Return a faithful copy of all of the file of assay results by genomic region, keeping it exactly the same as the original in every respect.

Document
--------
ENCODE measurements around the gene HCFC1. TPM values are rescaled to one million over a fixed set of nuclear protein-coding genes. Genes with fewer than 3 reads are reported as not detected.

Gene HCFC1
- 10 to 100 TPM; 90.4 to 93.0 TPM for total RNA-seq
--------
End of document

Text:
ENCODE measurements around the gene HCFC1. TPM values are rescaled to one million over a fixed set of nuclear protein-coding genes. Genes with fewer than 3 reads are reported as not detected.

Gene HCFC1
- 10 to 100 TPM; 90.4 to 93.0 TPM for total RNA-seq